Frequently Asked Questions
Firstly, your child needs to be aged 3 - Families usually start HIPPY in February two years before their child starts full-time formal schooling.
Priority access is given to families who have not completed HIPPY before and meet one of the following conditions:
- the family holds a Health Care Card;
- the HIPPY child is Aboriginal and/or Torres Strait Islander;
- the HIPPY child resides in out-of-home care;
- the family has no source of income or are receiving a form of government support payment as their primary source of income;
- single parent families;
- the HIPPY child has a developmental delay or disability and can engage positively in HIPPY;
- the HIPPY child's parent or carer identifies as having a disability;
- the HIPPY child lives with a carer (i.e. not a parent); or
- the main language spoken at home is not English.
If there is not a HIPPY site in your area you may wish to speak with your local family services organisations and encourage them to make contact with us about opening a site.
HIPPY is an effective way to provide early-childhood learning in the home, and it delivers proven outcomes for children, families and the community.
HIPPY provides parents with a structured, education-focused early learning program at home, which will help prepare children to participate in school.
HIPPY children graduate from the program with reading, writing and numeracy skills above the Australian average. The program:
- encourages a love of learning;
- increases the likelihood that children enjoy and do well at school;
- promotes language, listening and concentration skills; and
- builds children’s self-esteem and confidence in learning.
HIPPY benefits families by building parents’ skills and confidence in their role as their child’s first teacher. It:
- supports families to create a home environment that encourages a love of learning, and supports development of reading, writing and numeracy skills;
- supports HIPPY parents to be actively involved in the education of their children, and enjoy quality time with them;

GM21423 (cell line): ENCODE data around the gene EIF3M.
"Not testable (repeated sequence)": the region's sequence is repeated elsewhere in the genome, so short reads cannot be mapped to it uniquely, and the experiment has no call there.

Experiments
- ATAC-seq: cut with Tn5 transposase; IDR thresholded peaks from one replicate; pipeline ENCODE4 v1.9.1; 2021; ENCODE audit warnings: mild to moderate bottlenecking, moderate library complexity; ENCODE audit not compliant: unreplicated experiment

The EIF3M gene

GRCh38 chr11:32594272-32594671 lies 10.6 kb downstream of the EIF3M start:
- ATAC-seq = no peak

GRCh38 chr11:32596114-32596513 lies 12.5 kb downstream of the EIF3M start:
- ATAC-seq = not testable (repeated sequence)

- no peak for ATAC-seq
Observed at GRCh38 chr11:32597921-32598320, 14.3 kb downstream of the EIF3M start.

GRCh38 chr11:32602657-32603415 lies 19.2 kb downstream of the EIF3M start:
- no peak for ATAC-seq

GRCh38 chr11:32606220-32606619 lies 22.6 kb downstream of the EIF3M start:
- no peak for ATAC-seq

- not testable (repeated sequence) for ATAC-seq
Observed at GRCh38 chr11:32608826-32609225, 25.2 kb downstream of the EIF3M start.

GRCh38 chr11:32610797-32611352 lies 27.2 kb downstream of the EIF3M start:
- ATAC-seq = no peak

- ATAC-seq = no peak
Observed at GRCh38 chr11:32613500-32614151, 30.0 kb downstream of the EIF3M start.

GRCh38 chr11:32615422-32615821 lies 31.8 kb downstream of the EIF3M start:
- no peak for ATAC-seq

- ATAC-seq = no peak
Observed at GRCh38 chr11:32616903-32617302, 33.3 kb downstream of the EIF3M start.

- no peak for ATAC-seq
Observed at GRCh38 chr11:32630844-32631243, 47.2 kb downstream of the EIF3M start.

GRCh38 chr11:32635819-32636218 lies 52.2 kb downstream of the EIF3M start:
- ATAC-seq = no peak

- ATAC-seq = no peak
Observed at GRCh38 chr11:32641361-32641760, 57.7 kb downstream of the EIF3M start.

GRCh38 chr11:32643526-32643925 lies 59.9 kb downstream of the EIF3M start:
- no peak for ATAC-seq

- increases parents’ knowledge of child development and the way children learn;
- supports parents to meet regularly, promoting a sense of inclusion and connectedness with their community; and
- creates employment and training opportunities, including through the Tutor program, which trains and employs HIPPY parents as Tutors who support other parents through the course of HIPPY.
HIPPY is free for families.
HIPPY is a fun and free program that improves children's ability to read and write, this is often known as 'literacy'. HIPPY also helps children's language skills, problem solving, numeracy and motor skills.
HIPPY helps parents and carer too - they build skills and confidence in their role as their child’s first teacher. Families use the free HIPPY activity packs and storybooks to teach their children by reading, playing, listening and talking together.
Parents with a low level of reading and writing, or where English is a second language, can benefit from HIPPY.
HIPPY storybooks are translated into a number of different languages and trained Tutors role play the activities with the parents first.
There are lots of opportunities for parents to ask questions and learn appropriate words and concepts to pass on to their children. HIPPY can support all parents to feel confident about helping their children learn.
Tutors are HIPPY parents who are trained by a local Coordinator. The Tutors complete the activities with their own children first, before visiting families in their homes every fortnight (in Age 3) or week (in Age 4), and role playing the activities with other HIPPY parents.
In Australia and internationally, research and evaluation has shown that HIPPY generates:
- eagerness in children to learn new concepts;
- increased self-confidence of parents as early childhood educators;
- improved communication between parents and children;
- positive impact on family relationships; and
- smooth transition to school.
HIPPY in Australia has undergone a national evaluation. HIPPY continues to examine the program's application and outcomes.
Although HIPPY is in 100 sites across Australia, we are not able to reach every family interested in the program. If you cannot find a HIPPY site in your area, please contact a local organisation to see how they can help you:
- council (local government area)
- maternal and child health centres
- family services
- family services
- your local Aboriginal corporation or Aboriginal health services
You are welcome to make contact directly with your local HIPPY site to see if volunteering opportunities are available.
The Australian Commonwealth Government has funded the expansion of HIPPY to 100 communities across Australia, targeting around 5000 children each year. No additional funding is available to expand the program further currently.